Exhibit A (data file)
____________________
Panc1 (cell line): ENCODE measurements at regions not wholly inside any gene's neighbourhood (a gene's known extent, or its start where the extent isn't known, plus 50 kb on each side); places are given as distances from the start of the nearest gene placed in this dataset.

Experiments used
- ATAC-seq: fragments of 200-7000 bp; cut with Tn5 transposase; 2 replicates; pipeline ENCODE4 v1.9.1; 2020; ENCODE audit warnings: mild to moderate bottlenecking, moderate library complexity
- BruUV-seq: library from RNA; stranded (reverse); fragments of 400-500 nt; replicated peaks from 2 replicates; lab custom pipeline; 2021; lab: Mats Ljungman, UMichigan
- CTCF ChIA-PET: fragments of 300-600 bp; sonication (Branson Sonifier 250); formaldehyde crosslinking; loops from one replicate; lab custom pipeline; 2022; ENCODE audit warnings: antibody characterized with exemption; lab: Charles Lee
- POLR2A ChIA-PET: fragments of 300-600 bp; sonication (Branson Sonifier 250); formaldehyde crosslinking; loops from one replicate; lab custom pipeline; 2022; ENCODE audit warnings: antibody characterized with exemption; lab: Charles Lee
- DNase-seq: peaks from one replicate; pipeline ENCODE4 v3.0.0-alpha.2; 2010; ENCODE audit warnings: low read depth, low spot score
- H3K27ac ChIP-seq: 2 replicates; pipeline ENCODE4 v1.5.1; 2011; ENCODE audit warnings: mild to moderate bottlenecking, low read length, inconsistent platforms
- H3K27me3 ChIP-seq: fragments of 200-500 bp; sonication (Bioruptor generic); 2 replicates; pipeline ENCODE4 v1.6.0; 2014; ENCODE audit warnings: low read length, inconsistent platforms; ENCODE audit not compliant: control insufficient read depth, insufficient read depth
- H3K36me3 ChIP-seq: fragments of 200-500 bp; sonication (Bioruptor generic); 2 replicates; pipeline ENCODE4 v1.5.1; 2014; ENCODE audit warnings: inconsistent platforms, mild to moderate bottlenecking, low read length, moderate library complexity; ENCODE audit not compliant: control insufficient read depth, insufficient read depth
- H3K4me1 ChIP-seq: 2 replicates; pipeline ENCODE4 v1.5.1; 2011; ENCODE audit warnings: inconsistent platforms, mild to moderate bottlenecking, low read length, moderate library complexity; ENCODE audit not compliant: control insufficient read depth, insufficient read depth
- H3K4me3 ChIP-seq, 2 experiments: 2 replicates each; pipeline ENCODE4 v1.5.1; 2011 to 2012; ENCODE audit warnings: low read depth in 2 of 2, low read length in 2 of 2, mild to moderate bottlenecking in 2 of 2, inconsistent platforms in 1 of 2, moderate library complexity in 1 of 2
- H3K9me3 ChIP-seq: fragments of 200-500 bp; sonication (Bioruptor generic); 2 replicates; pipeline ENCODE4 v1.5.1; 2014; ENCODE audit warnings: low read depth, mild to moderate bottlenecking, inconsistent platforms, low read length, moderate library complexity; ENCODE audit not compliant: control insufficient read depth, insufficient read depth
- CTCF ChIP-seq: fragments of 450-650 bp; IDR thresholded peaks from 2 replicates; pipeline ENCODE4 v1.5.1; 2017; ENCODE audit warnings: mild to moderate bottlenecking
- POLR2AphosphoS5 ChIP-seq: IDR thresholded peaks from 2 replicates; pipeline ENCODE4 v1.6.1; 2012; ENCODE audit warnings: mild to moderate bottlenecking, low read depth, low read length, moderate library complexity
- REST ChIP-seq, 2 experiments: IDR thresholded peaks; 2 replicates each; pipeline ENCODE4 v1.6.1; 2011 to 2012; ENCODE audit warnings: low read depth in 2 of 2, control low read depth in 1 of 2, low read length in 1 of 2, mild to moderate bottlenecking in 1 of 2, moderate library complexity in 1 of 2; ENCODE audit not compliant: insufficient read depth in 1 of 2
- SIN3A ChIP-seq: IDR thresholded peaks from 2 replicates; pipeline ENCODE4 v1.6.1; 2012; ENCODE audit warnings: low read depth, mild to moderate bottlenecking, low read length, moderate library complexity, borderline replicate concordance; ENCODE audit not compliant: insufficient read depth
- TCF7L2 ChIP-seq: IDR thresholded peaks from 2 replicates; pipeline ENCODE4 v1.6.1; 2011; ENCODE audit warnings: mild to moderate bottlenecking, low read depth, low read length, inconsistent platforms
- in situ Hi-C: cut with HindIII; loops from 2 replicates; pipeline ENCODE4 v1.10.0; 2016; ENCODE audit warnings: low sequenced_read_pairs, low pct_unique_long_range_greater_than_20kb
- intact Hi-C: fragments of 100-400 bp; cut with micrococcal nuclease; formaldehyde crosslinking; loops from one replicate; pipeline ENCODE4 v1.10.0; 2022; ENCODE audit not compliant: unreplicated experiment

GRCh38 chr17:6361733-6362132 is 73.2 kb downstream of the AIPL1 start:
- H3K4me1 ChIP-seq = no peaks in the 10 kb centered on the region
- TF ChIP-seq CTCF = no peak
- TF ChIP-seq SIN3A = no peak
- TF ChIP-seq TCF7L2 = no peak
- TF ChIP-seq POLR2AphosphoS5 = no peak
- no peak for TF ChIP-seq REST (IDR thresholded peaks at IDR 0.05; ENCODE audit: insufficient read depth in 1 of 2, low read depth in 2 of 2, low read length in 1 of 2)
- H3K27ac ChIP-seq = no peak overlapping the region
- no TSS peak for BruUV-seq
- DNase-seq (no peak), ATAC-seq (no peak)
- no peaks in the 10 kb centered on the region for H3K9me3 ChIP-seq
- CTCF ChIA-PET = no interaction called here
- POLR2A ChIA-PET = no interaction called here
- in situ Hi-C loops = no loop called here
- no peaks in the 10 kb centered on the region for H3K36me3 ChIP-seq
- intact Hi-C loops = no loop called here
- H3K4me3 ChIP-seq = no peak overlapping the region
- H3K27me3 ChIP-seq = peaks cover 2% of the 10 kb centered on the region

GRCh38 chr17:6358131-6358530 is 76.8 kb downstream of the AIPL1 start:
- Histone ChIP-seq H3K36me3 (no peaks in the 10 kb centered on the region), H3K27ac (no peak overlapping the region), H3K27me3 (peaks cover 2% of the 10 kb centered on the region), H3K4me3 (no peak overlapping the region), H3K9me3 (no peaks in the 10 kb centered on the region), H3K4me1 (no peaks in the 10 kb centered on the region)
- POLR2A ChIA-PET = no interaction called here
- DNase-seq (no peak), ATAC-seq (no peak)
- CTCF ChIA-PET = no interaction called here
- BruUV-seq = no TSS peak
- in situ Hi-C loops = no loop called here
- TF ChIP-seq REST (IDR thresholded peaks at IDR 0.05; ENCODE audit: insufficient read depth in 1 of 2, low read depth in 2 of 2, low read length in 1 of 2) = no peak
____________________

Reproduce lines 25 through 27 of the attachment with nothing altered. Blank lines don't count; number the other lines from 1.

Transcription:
- TF ChIP-seq TCF7L2 = no peak
- TF ChIP-seq POLR2AphosphoS5 = no peak
- no peak for TF ChIP-seq REST (IDR thresholded peaks at IDR 0.05; ENCODE audit: insufficient read depth in 1 of 2, low read depth in 2 of 2, low read length in 1 of 2)